For years Jones has been spreading false theories that the 2012 shooting at Sandy Hook Elementary School in Newtown, Connecticut, which killed 26 people, was a government plot to confiscate guns from Americans. and that the families of the victims were “actors”. The Sandy Hook families have argued that Jones took advantage of his lies.

A Connecticut superior court judge today ruled that because Jones refused to turn over court-ordered documents, including financial records, he was liable by default.

The ruling combines with three previous decisions in Texas to grant the families of the victims four wins in four libel lawsuits against Jones.

7. Shell wants to abandon the Netherlands for Great Britain.

Europe’s largest energy company is proposing to move its headquarters to London from The Hague, remove “Royal Dutch” from its name and make major changes to its shareholder structure.

In the Netherlands, where Shell is the largest state-owned company, the government has said it “very much regrets” the announcement. The UK Business Secretary called it a “clear vote of confidence” in the post-Brexit economy.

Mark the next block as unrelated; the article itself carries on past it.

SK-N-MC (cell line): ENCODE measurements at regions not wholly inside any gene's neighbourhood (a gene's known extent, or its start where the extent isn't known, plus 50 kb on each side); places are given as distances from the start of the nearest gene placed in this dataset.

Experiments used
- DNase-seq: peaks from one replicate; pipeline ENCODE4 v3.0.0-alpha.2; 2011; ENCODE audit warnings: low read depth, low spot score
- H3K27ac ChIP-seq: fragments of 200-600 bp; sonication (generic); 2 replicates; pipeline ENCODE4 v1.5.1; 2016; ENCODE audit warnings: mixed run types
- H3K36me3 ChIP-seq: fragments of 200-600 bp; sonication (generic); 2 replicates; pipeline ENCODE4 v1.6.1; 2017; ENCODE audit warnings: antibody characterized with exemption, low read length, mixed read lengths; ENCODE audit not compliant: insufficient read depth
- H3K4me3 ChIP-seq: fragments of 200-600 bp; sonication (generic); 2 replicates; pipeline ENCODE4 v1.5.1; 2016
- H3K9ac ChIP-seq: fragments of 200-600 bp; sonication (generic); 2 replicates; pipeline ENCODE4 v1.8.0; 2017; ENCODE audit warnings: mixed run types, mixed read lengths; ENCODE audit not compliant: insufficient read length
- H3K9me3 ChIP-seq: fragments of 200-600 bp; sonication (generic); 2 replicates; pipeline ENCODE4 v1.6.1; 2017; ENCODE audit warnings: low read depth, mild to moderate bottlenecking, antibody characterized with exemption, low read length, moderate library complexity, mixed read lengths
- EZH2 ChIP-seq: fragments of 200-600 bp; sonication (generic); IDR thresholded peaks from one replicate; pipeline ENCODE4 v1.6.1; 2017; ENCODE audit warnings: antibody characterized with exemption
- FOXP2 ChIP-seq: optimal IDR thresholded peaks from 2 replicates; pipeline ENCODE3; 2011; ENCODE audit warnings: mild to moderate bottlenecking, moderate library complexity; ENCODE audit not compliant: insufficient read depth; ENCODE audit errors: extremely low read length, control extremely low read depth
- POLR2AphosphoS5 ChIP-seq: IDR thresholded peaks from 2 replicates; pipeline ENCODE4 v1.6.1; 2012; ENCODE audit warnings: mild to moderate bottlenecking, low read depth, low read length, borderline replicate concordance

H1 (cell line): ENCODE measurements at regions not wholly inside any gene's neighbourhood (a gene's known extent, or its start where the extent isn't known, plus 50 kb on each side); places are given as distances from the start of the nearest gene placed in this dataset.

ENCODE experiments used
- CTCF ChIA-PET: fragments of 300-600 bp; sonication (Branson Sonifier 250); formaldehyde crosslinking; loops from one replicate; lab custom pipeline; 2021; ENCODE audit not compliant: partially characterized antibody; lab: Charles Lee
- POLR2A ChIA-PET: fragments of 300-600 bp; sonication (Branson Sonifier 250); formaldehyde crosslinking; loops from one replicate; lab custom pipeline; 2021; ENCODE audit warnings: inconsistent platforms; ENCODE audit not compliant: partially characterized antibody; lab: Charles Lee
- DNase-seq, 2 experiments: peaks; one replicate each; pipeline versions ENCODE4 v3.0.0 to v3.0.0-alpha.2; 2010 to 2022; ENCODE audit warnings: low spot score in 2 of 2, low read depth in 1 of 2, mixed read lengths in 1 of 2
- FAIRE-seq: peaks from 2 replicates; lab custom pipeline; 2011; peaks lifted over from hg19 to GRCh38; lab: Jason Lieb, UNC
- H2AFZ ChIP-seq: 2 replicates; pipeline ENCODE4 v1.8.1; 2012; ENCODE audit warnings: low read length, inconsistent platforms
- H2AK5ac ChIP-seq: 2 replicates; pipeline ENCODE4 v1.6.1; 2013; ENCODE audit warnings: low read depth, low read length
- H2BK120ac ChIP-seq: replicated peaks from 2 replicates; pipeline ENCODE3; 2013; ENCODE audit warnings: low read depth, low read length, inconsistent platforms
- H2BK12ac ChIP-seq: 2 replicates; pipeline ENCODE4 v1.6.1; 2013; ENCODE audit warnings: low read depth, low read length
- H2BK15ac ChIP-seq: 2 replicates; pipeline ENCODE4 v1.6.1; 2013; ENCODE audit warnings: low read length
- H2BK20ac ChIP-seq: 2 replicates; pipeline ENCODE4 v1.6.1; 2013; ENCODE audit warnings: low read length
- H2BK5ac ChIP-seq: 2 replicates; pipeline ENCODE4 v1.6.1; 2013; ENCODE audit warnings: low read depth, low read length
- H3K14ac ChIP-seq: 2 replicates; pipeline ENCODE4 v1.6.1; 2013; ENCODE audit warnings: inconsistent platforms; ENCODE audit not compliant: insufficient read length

The proposed changes appear to be an effort by management to simplify the company’s capital structure, increase its attractiveness and allow the company to speed up buyouts. They come less than a month after an activist investor suggested changes to the company’s structure.

8. A swarm of Deathstalker scorpions descended on Aswan, Egypt, stinging hundreds of people in the sudden flooding.

Egypt is normally the paradise for scorpions, 24 species in all, which inhabit desert burrows or under rocks and can survive for weeks without food or water.

But heavy rains last week swept hundreds, if not thousands, of poisonous invertebrates from their burrows. At least 500 people were bitten Friday night alone, according to local officials.

Although a bite can kill a child, the most common symptoms are severe pain at the site of the bite, high fever, sweating, vomiting, and diarrhea. The treatment consists of an injection of antivenom and a few days of recovery.

9. The players of this high school football team are all deaf, and they roll their opponents over with a steamroller.

The Cubs, the varsity team at California School for the Deaf, Riverside, are top ranked in their Southern California division after recently suffering seven straight seasons of losses.

A system of coded hand signals between teammates and coaches very united confuses opponents with its speed and efficiency.

“They communicate better than any team I’ve ever coached against,” said Aaron Williams, Desert Christian Knights coach. The Cubs defeated Desert Christian on Friday 84-12.

10. And finally, why don’t we have a Covid-19 vaccine for pets?

Dogs and cats can catch the virus, and several research teams say they have already developed promising vaccines for cats and dogs.

But it doesn’t have to be, experts say. A growing body of evidence suggests that our furry friends play little or no role in the spread of the virus and rarely get sick on their own.